A total shock
By Pete Fincham
I've stopped eating chewing gum at football matches. Years ago, you could go a whole game without breaking the slow, chawling, monotonous rhythm. But then something happened, and Graham Taylor became manager. My chewing gum consumption suddenly dropped as, like most people, I can't stand choking on things. We've all been there; just when you least expect it, out of the seemingly predictable comes a total shock, a passionate gasp, and the inevitable swallowing of the chewing gum. Blackburn Rovers away, and from the start of the day to the last kick of an awe-inspiring game, it made me very glad I don't chew at football anymore.
Some people might have been frightened off by the prospect of being stranded up north, victims of this so-called "fuel crisis". What fuel crisis? If this is what occurs in a fuel crisis, then give us fuel crises any day of the week.
Having negotiated the dangers of a sleepless night panicking at the prospect of having to ditch my car in darkest Wolverhampton (the geographical point I estimated my car would run out of fuel, assuming a steady speed of eighty miles per hour from London to Blackburn and back), we actually found that the best way to get through said crisis was to ignore it. Potentially hazardous, I concede, but somewhat necessary given the mass hysteria that seems to accompany anything vaguely out of the ordinary in this country. With Elvis Mark's 'billy can' safely secured in the boot, and a gentlemen's agreement to stop everywhere where petrol appeared to be on sale, we set off in trepidation. And, as if by magic, we arrived at Ewood Park.
Our original estimates of those Hornets mad enough to make this seemingly impossible journey were small. In all honestly, I barely conceived a turnout of more than two hundred and fifty; so imagine our surprise at 5.30pm as we entered a pub near the ground which was full of Hornets. Two hours later we stood watching the pre-match entertainment - a big screen that communicated not only live pre-match discussion but, unlike the screen at the Vic, was even audible - and, to the tune of "O Fortuna" from Carl Orf's Carmena Burna (the Old Spice advert to you and I), the players entered the arena.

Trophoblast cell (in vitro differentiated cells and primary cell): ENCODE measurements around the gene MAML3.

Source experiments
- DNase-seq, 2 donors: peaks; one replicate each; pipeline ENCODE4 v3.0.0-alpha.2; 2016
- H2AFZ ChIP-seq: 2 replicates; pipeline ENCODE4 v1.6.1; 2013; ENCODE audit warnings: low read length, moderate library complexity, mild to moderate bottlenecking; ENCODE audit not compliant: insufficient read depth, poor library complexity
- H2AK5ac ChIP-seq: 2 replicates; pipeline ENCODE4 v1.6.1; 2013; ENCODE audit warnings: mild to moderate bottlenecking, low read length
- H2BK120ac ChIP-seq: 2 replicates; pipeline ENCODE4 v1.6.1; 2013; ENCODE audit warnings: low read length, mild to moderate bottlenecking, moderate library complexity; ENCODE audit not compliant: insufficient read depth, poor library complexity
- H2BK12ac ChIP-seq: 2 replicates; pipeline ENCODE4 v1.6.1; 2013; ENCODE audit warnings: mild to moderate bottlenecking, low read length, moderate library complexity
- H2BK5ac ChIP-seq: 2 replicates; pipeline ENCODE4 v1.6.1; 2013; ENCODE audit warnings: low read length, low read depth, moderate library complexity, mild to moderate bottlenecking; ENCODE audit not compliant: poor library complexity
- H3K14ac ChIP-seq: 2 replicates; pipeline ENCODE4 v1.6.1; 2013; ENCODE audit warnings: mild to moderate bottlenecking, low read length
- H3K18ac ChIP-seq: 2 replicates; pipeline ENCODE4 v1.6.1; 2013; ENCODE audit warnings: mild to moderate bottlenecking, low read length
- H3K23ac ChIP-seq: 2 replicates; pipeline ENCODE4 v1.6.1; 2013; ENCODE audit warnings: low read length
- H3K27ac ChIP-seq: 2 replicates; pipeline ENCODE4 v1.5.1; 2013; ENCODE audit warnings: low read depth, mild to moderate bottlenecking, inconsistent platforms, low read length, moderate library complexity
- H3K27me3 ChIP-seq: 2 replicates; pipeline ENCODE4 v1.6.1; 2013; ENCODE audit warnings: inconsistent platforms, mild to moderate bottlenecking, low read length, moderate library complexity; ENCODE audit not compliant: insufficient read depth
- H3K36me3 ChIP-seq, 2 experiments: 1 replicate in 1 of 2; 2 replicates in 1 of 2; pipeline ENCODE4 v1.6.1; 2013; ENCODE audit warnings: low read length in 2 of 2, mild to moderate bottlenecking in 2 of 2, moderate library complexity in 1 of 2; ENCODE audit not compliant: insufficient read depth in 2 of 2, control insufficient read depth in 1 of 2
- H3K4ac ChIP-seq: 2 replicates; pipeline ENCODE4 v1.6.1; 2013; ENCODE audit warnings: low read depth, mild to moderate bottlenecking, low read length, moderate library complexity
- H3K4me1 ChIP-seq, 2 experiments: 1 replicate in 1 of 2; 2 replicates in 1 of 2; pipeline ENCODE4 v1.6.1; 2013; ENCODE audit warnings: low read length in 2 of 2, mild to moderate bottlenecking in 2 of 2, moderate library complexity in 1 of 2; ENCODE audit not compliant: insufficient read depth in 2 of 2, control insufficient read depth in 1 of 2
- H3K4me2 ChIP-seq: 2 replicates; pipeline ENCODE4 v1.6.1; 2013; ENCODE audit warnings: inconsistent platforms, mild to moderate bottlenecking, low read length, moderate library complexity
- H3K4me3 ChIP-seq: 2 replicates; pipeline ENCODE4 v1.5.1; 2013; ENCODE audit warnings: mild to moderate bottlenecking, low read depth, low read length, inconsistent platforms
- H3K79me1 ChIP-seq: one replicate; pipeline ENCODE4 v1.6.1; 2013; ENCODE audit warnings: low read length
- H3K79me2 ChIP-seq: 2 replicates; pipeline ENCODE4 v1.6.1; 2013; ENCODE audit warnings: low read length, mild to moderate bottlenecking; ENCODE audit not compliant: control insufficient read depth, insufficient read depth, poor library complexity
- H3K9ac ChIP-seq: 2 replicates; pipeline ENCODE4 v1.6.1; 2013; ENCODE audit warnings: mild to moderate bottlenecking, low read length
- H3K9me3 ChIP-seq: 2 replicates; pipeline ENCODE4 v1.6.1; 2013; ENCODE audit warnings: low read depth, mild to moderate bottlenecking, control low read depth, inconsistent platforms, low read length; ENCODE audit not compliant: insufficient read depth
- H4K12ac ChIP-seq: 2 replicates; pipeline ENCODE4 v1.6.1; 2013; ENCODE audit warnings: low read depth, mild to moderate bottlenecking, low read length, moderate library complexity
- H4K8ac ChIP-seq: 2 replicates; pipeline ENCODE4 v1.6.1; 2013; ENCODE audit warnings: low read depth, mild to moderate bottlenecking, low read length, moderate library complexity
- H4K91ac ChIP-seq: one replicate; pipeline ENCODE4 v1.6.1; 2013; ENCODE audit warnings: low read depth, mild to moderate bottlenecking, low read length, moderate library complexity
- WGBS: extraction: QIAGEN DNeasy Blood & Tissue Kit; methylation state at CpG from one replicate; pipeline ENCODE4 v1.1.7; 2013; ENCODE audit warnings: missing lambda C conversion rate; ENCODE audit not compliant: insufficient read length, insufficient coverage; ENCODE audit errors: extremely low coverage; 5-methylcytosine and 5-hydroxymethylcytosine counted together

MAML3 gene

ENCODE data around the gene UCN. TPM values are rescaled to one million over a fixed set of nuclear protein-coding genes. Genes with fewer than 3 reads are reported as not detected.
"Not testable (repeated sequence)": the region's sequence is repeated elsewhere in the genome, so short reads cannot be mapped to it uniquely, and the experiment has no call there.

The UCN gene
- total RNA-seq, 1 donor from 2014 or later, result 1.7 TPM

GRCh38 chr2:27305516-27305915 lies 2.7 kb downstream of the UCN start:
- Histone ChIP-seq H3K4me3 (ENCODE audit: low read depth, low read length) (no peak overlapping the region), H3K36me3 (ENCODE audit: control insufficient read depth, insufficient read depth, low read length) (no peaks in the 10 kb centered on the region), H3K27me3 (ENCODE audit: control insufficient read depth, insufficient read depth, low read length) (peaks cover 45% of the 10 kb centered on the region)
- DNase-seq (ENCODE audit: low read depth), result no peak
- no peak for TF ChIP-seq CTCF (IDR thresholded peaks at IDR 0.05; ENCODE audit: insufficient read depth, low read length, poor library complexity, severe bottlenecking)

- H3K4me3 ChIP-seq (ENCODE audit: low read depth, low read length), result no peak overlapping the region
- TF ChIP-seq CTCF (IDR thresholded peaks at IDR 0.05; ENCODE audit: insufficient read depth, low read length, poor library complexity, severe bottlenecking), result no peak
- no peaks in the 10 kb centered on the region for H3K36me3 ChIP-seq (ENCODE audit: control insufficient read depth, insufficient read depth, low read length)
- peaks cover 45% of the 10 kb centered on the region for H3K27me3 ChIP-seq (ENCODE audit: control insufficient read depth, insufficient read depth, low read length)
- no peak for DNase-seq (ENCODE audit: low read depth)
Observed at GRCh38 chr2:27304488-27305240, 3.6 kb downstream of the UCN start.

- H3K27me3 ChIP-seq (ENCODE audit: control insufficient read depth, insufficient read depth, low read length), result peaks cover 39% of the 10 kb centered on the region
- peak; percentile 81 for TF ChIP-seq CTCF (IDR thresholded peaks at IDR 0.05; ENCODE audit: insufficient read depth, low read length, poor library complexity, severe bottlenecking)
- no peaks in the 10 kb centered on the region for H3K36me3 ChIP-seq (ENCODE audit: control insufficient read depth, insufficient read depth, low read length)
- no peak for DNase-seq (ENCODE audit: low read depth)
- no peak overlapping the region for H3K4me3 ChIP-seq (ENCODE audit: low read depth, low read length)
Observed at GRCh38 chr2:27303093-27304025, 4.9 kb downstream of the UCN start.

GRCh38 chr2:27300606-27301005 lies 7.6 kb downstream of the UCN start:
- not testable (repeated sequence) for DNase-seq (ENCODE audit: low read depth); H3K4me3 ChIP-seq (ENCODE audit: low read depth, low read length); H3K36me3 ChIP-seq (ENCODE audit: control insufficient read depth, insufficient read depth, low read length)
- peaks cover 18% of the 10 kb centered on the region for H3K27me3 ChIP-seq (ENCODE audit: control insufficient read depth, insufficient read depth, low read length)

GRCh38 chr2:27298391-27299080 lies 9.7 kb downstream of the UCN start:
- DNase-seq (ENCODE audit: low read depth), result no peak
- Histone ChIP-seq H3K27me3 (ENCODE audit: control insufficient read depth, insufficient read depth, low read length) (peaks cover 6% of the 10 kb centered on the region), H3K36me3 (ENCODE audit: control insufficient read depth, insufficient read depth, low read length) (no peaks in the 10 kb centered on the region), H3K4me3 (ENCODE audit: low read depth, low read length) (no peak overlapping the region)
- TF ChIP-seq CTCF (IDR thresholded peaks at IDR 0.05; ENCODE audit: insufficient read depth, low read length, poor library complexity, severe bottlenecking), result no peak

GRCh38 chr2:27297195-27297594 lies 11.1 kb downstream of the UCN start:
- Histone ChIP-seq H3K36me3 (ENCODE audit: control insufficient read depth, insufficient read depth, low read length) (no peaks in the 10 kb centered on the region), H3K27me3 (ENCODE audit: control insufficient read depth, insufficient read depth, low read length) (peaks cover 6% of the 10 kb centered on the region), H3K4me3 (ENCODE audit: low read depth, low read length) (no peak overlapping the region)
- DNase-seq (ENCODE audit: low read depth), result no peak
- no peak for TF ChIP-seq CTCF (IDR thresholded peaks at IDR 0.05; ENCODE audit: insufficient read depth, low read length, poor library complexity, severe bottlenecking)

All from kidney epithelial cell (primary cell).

Some may say that greatest 4-3 ever was at home to Bolton, Gary Porter's solo act dragging victory from the inevitability of defeat. Others may contend that April 1994 at London Road, Peterborough should be deemed the greatest, the Dennis Bailey ninetieth minute winner. This, however, will rank alongside those two matches forever, and as the long winter nights draw in, thousands upon thousands will wish they had been there. From the off, the game entered a twilight zone as stand-in captain Tommy Mooney won the toss and elected to fire towards the travelling horns, all clearly mentally unstable judging by their mere presence at the fixture.
Mooney's decision seemed to backfire instantly, as the uninitiated central defensive partnership of Ward and Palmer virtually watched as Blackburn raced into a 2-0 lead by the quarter hour. The travellers groaned, as another North-Western adventure seemed over before it had begun. But Micah Hyde had other ideas and, moments after Nathan Blake had put Rovers two up, a stunning twenty yard strike from nowhere found itself well-placed in the corner of the net. The team seemed encouraged in the belief that Tommy Mooney's yellow army were not to capitulate as so many yellow ambassadors had done before them. The unfortunate Jansen was stretchered off soon after and one hopes that, while fans may suggest that to be the real turning point, the contribution of eleven men in yellow will not be forgotten.